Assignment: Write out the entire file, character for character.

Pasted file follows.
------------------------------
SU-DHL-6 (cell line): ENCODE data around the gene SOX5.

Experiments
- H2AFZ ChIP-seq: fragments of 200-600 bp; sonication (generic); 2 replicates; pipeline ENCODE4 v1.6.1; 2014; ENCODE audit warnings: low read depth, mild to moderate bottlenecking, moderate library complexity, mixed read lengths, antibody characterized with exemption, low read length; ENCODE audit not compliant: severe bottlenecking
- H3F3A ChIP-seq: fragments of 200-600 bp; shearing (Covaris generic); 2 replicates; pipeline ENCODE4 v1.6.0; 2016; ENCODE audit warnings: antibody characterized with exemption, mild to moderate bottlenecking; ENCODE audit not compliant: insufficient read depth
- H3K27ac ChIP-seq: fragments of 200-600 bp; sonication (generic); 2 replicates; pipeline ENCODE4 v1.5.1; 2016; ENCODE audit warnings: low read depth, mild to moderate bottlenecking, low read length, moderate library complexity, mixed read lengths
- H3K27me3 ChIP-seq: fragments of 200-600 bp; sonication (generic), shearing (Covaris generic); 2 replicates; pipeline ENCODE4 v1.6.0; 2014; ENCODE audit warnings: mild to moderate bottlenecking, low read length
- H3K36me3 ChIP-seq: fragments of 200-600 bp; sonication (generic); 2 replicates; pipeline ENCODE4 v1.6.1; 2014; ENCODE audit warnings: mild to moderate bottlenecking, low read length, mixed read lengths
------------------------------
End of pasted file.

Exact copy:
SU-DHL-6 (cell line): ENCODE data around the gene SOX5.

Experiments
- H2AFZ ChIP-seq: fragments of 200-600 bp; sonication (generic); 2 replicates; pipeline ENCODE4 v1.6.1; 2014; ENCODE audit warnings: low read depth, mild to moderate bottlenecking, moderate library complexity, mixed read lengths, antibody characterized with exemption, low read length; ENCODE audit not compliant: severe bottlenecking
- H3F3A ChIP-seq: fragments of 200-600 bp; shearing (Covaris generic); 2 replicates; pipeline ENCODE4 v1.6.0; 2016; ENCODE audit warnings: antibody characterized with exemption, mild to moderate bottlenecking; ENCODE audit not compliant: insufficient read depth
- H3K27ac ChIP-seq: fragments of 200-600 bp; sonication (generic); 2 replicates; pipeline ENCODE4 v1.5.1; 2016; ENCODE audit warnings: low read depth, mild to moderate bottlenecking, low read length, moderate library complexity, mixed read lengths
- H3K27me3 ChIP-seq: fragments of 200-600 bp; sonication (generic), shearing (Covaris generic); 2 replicates; pipeline ENCODE4 v1.6.0; 2014; ENCODE audit warnings: mild to moderate bottlenecking, low read length
- H3K36me3 ChIP-seq: fragments of 200-600 bp; sonication (generic); 2 replicates; pipeline ENCODE4 v1.6.1; 2014; ENCODE audit warnings: mild to moderate bottlenecking, low read length, mixed read lengths